Symphony No. 3 "Armenia 2000"
Composed in 1982 in New York, Tjeknavorian’s Third Symphony was commissioned by Minnesota’s Morehead State University on the occasion of the university’s 100th anniversary. The first performance was given by Fargo Morehead Symphony Orchestra conducted by the composer in 1984. In 2004 the third movement was revised to include choir and soloists, incorporating a poem by the famous Persian poet Hafez. The idea behind the symphony is Tjeknavorian’s long-cherished hope that by the year 2000 Armenia would be an independent country. Armenia indeed achieved its independence nine years later in 1991. The composer himself played a major role in helping bring this about.
The first movement, Conflict, uses two funeral melodies, Dies Irea and “Priest and the People” (from the Armenian Church). The second movement is dedicated to the memory of the dead, using the famous Armenian folk song “Garun” (Spring), a melody collected by the great Armenian musicologist Komitas. The third movement opens with a fanfare based on an Armenian folk song, followed by a poem by Hafez "Peace in the both world is the interpretation of these two words: Be favorable to your friend and tolerant to your enemy" sung in English, Arabic, Armenian, French, German, Persian, Russian, and Spanish. Fragments from over a dozen national anthems soon appear as symbols of brotherhood and peace and the fanfare theme returns, this time accompanied by strings playing in the locrian mode. The music soon returns to the multi-lingual song, ending with a climax of lush orchestral and choral tutti.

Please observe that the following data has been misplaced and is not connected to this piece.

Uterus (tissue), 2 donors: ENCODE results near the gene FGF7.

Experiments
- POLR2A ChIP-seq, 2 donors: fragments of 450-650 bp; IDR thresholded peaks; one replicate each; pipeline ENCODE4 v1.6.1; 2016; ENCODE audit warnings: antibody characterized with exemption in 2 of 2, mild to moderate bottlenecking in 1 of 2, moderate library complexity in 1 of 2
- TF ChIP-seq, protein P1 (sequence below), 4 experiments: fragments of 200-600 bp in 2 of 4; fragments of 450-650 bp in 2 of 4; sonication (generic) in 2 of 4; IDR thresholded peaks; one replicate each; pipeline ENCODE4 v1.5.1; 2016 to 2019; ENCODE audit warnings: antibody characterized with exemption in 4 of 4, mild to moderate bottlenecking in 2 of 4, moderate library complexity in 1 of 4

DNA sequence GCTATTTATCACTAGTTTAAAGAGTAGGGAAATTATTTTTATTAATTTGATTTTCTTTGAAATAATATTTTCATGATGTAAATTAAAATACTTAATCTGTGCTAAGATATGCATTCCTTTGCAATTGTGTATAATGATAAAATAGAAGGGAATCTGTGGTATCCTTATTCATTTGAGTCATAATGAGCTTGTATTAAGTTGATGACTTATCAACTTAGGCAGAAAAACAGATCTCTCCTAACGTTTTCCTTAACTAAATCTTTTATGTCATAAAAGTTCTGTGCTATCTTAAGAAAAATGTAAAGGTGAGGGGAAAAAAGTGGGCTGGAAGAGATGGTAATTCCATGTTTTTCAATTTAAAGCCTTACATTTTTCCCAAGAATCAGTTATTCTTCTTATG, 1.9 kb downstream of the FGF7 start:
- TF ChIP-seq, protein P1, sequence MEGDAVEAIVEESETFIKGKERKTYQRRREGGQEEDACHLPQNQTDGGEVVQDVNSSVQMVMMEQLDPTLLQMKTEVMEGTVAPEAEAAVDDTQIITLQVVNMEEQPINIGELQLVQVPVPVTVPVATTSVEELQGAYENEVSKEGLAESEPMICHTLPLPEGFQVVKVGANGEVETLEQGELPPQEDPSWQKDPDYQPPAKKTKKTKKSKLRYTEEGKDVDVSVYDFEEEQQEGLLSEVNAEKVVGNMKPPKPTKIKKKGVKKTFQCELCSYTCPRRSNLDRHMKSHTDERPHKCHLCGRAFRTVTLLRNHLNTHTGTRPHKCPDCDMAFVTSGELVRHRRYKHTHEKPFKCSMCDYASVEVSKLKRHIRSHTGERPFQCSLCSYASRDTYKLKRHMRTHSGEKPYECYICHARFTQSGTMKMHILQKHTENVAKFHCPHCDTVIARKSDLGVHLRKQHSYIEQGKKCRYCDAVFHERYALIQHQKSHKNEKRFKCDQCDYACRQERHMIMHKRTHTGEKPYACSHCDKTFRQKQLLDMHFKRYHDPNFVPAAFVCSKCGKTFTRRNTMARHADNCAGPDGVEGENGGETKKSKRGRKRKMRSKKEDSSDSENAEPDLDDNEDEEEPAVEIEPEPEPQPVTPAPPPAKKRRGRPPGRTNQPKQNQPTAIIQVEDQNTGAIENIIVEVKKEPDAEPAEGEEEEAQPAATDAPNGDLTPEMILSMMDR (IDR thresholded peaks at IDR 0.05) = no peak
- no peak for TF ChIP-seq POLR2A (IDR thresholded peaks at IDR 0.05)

In 1999 the symphony was recorded by the Armenian Philharmonic Orchestra, conducted by composer.
Symphony No. 5
Composed in 1986 in New York, Tjeknavorian’s fifth symphony is a programmatic symphony written for the 1700th celebration of Christianity in Armenia (Armenia became the world's first Christian state in 301 AD). The thematic materials in this symphony come from Armenian sacred and secular music.
The first movement evokes the tragic and joyous pageant of Armenian history. The second movement depicts St. Gregory the Illuminator's prayers during his captivity in a pit by the pagan Armenian king Tiridates III where St. Gregory was imprisoned for 13 years. The melodic materials are from the "repentance chants" of the 5th century. The third movement celebrates the liberation of St. Gregory and the establishment of Christianity in Armenia. The fourth movement is dedicated to the 1700th anniversary of Gregory's conversion of the nation, and is based on Armenian secular and sacred music, ending with a fourth-fifth century song "Ejmiatsin". The first performance was given by the Armenian Philharmonic Orchestra and Choir in 1998, conducted by the composer.